What are dioxins and furans?
The term “dioxin” is commonly used to refer to a family of chemicals that share chemical structures and characteristics. These compounds include polychlorinated dibenzo dioxins (PCDDs) and polychlorinated dibenzo furans (PCDFs). Of the 210 dioxin and furan compounds, 17 are the focus of regulatory action. Read more
Where does dioxin come from?
Dioxin is a trace unintended by-product of industrial, residential and natural processes, usually involving combustion. Historically, incinerators, the manufacture of certain herbicides, and pulp and paper bleaching were among the largest industrial sources of dioxin. Dioxin is also produced by non-industrial sources, like forest fires, residential wood burning, backyard burning of household trash, oil heating, and emissions from diesel vehicles. According to the U.S. EPA, cigarette smoke also contains a small amount of dioxin. However, the U.S. Environmental Protection Agency (EPA)’s “An Inventory of Sources and Environmental Releases of Dioxin-Like Compounds in the United States for the Years 1987, 1995, and 2000” concludes that “environmental releases of dioxin-like compounds decreased by approximately 90 percent between 1987 and 2000.” The significant decline in dioxin emissions to the environment has occurred as a result of both U.S. EPA and industry efforts to control and eliminate sources of dioxin through improvements in technology.
Each of us has small amounts of dioxins and furans in our bodies. Based on recent studies, levels in our bodies and our food supply, where the majority of our dioxin exposure occurs, are going down significantly, too. Scientists are continuing to monitor to see if these trends continue. Because dioxin occurs naturally in the environment, and because technology allows us to measure increasingly lower levels of substances, the dioxins and furans in our bodies will never go to zero. Today, EPA considers "uncontrolled combustion," including open burning of household trash, agricultural burning and landfill fires, to be the largest unaddressed sources of dioxin in the environment,1 accounting for an estimated 57% of total releases.2 Increasingly, natural sources, such as forest fires, are also being recognized as significant contributors of dioxin to the environment.
It is also important to realize that many naturally occurring chemicals present in foods and produced by our bodies are capable of interacting with the same biological processes that dioxins affect. Much exciting research will take place in the future as science attempts to understand what these naturally occurring chemicals are and what role they have in normal biology and in disease
How much dioxin am I exposed to?
This question has received much scientific scrutiny. A large number of studies have been published on the amount of dioxin found in the environment, in food, and in our bodies. For example, a study by EPA stated that the majority of the exposure is derived from food:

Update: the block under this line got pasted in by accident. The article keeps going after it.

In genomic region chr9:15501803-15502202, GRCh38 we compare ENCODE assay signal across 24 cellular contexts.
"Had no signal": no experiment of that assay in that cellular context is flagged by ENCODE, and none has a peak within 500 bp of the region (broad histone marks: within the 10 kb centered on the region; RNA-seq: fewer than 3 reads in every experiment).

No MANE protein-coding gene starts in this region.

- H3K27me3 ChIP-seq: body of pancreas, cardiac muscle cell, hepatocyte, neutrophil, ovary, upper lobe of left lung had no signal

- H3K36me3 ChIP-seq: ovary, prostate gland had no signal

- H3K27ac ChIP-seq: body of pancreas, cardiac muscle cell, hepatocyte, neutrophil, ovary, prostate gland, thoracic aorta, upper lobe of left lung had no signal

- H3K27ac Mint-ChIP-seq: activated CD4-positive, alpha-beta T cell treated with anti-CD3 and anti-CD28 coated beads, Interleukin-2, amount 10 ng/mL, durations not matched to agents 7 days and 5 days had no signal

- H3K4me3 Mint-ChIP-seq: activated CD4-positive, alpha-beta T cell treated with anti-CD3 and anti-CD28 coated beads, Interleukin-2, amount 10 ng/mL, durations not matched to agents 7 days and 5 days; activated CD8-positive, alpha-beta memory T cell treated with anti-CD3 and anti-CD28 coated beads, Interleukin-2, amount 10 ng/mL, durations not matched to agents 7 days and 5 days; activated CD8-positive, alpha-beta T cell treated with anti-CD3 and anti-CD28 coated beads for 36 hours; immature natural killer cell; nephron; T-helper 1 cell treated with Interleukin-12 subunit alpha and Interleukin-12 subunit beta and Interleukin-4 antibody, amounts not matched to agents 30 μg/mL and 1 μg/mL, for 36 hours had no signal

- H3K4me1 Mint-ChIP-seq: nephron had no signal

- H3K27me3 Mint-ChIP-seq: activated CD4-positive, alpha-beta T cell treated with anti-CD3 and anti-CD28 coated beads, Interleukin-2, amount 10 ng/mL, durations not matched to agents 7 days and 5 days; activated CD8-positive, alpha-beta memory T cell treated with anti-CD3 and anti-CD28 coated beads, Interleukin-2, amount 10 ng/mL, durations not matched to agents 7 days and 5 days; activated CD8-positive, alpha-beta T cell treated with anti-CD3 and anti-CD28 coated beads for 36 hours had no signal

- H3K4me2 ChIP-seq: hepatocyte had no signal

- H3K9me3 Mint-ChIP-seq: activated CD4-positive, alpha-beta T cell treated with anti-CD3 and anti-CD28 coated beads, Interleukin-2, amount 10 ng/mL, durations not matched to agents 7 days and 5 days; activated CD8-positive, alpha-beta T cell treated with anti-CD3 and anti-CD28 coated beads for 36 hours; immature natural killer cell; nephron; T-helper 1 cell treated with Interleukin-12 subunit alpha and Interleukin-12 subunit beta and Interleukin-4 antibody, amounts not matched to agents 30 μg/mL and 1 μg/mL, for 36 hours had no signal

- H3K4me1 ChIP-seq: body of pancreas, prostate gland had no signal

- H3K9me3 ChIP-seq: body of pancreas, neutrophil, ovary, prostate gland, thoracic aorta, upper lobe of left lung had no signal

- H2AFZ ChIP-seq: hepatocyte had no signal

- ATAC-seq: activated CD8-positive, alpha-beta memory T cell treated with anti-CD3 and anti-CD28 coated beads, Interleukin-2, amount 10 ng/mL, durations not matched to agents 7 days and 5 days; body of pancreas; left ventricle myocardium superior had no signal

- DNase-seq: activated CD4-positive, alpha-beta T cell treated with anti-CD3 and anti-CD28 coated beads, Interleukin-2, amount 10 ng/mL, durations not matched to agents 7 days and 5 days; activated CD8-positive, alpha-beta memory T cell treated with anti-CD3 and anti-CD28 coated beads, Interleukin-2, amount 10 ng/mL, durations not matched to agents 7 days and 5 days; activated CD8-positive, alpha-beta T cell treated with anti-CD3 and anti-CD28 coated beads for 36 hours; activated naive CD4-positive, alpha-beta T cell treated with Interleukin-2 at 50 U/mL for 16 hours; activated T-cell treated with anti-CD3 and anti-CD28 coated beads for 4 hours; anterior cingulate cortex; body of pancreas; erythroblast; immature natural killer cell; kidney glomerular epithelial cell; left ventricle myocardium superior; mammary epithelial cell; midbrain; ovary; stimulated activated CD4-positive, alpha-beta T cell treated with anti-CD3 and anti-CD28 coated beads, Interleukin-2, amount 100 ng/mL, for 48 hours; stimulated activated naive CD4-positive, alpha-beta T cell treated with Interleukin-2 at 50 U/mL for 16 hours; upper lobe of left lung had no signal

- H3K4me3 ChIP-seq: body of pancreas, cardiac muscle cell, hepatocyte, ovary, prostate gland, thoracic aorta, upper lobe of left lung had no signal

Human exposure to dioxins is thought to come primarily from animal products such as meat, dairy products and fish. Other routes of exposure, such as inhalation, water ingestion, or soil related exposure are expected to be minimal (< 5%) for dioxins (Pinsky and Lorbr 1998).
The study by Pinsky and Lorber demonstrated that dioxin exposures began to increase around the 1950s and peaked in the late 1960s. More recent studies illustrate the decline in the amount of dioxins that can be detected in U.S. citizens (Aylward and Hays, 2002)4 as well as other countries (Ewers et al., 19965; Liem et al., 20006). One published estimate of dioxin exposures in terms of dioxin equivalents known as toxic equivalents (or TEQ), reported that dioxin exposures began to increase in the 1950s from 0.5 picograms/kilogram of body weight/day TEQ (pg/kg/day) to a high of 6 pg/kg/day TEQ. In the 1990s, the estimated dioxin equivalency exposure decreased to 0.5 pg/kg/day (Lorber, 2002)7. The most recent data from the U.S. Department of Agriculture (USDA) and Food and Drug Administration (FDA) suggest that background daily intakes of dioxins and furans, on a TEQ basis, are approximately 0.2 to 0.3 pg/kg/day. By comparison, the World Health Organization (WHO) has established a Tolerable Daily Intake (TDI) of 2.3 pg/kg/day. The TDI is an allowable daily intake based on the most sensitive of dioxin’s non-cancerous effects (male reproductive effects observed in rats). Currently, the EPA has proposed a reference dosage of 0.7 pg/kg/day as a safe dose based on the questionable male reproductive and thyroid effects reported among Seveso children. However, this reference dosage would implicate dietary exposure in some individuals in the U.S. population as unacceptable. The 0.7 pg/kg/day proposed reference dosage is undergoing review and debate by a Science Advisory Board.
How can I reduce my personal dioxin levels?
Most people are exposed to dioxin through the food they eat. We believe that background levels of dioxin in food do not compromise the safety of the food supply. For additional information, please see the web site prepared by the Interagency Working Group on Dioxin (IWG).
Have any Dow employees been exposed to dioxins and furans and what is the status of their health?
Dow has routinely monitored the health of our employees, and all results indicate that the levels of dioxin they may have been exposed to have not had any impact on their health, with the exception of chloracne, a temporary skin condition that can be severe in some cases.
The largest single-plant study of workers who were exposed to dioxin during manufacturing operations from the late 1930s to 1979 at the Dow site in Midland, Michigan involves the health of 2,192 employees in the U.S. Some of these chlorophenol workers may have had dioxin levels in the past that were 10,000 times greater than background levels today. After an outbreak of chloracne, the health of these employees has been followed for more than 60 years — longer than any other dioxin-exposed employee population in the world.